I have heard from more than one person that all columns in the clustered index also show up in each non-clustered index on that same table, which is why you should keep your clustered index columns to the bare minimum you can get away with.
Is this true?
Yes and no*.
The clustered index (plus a uniqueifier if necessary) is the row pointer for non-clustered indexes (See http://msdn.microsoft.com/en-us/library/ms177484.aspx) So a smaller clustered index will mean smaller non-clustered indexes, all else being equal.
BUTif you have few non-clustered indexes, and you have a column that is almost always included in criteria for queries, you can gain performance if that's part of the clustered index at a small cost of space in the non-clustered indexes (indeed, you'd likely be moving that column from its own non-clustered index to the clustered index, so you could actually save space.)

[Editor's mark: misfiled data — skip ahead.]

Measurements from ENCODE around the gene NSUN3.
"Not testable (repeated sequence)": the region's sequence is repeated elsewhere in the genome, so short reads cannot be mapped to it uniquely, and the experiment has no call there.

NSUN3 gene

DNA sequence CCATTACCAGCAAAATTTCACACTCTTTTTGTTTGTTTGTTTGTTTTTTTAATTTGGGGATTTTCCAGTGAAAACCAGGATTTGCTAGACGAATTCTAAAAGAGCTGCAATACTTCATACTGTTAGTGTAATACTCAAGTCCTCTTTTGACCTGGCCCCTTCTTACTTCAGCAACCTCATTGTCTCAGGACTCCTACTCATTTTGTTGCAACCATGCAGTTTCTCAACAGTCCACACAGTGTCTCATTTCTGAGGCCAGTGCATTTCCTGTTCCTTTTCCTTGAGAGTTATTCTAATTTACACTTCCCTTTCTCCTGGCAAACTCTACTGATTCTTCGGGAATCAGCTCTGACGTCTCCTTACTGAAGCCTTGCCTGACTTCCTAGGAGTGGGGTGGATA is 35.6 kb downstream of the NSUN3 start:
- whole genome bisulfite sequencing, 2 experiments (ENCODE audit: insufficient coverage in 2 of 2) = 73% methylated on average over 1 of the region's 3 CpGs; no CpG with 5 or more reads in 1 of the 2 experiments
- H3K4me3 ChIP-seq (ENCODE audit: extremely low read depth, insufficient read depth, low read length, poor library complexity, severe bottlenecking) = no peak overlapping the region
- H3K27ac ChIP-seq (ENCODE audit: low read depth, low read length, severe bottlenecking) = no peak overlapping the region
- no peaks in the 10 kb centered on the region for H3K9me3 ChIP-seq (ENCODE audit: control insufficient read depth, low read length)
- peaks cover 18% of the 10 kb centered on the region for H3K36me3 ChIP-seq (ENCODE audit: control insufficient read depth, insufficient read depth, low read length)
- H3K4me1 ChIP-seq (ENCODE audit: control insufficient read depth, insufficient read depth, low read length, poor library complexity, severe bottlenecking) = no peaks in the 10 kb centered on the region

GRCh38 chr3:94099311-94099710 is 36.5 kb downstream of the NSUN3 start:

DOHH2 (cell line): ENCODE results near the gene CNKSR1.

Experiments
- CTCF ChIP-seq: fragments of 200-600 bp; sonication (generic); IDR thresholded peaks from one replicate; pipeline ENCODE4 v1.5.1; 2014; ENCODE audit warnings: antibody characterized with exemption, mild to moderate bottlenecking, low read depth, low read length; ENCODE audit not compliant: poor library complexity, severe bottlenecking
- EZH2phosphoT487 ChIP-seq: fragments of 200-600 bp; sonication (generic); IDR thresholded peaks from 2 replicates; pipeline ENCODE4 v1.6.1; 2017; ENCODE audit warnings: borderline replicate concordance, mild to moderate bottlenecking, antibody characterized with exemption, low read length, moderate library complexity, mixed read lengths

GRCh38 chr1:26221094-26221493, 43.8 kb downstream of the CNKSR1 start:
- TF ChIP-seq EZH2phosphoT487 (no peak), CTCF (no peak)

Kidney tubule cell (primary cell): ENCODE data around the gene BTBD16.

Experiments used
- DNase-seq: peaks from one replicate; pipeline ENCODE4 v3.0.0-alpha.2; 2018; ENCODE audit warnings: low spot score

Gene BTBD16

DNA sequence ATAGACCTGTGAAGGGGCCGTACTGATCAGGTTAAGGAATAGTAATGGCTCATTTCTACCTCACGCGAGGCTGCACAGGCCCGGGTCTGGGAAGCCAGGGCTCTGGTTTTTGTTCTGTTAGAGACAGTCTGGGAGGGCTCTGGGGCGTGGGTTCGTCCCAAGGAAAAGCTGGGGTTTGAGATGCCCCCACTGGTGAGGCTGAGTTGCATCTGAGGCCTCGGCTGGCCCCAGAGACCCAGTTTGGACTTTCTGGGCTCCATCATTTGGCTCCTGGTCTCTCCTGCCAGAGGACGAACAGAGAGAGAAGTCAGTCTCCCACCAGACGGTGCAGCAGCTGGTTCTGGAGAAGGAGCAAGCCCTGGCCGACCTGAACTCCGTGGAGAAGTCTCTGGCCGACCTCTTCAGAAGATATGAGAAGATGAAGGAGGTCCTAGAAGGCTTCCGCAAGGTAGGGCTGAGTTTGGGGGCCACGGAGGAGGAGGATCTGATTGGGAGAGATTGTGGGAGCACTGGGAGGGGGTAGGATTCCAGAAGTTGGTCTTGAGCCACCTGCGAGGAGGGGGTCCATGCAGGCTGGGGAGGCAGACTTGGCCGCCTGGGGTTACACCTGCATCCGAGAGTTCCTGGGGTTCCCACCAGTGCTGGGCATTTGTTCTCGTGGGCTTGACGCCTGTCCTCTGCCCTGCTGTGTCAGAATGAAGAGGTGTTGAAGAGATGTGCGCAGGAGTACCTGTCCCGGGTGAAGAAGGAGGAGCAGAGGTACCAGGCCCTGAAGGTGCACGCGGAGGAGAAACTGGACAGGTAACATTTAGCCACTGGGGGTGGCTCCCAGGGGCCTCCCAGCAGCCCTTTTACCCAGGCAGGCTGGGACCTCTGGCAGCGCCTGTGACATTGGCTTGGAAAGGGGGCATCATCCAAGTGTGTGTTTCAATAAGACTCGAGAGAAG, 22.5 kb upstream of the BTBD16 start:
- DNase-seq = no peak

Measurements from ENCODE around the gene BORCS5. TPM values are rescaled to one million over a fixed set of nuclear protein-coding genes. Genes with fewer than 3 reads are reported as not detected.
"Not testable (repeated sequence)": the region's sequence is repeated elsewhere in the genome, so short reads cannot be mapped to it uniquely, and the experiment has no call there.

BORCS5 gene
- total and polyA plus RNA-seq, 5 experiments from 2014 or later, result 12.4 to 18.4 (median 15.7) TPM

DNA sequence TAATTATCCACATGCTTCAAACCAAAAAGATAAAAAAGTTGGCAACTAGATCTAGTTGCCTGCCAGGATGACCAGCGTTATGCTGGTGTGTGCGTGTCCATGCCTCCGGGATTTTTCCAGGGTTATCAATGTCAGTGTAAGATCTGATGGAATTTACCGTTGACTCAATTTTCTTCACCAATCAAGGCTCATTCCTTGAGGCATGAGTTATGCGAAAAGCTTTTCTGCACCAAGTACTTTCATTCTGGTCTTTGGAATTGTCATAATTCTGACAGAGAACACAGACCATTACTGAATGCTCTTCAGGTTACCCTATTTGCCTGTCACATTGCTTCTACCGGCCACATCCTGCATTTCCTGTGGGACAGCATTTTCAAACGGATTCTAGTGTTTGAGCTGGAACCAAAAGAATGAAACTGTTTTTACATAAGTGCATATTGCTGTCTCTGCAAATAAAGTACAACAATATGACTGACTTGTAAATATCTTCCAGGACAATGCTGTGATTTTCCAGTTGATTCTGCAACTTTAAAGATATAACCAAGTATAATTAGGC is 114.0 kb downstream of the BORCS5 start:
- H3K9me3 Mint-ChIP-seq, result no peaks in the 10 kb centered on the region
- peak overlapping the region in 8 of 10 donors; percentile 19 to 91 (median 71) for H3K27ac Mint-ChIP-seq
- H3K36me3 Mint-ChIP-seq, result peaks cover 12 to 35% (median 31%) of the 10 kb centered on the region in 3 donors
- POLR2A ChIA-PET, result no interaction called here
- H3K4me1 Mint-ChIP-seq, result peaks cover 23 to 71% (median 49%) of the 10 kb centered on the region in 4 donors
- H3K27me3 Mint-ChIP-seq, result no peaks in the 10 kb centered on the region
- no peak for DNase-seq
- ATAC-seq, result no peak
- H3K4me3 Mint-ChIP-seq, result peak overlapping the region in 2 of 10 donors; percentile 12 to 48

Note: When I speak about changing the clustered index, I'm speaking of conceptually changing it preferably before any data is in the table, and definitely before moving it to production. Changing a clustered index in production can be difficult, to say the least. This is one of those areas where planning is key.
* This is ALWAYS the answer to any Yes or No question. Always.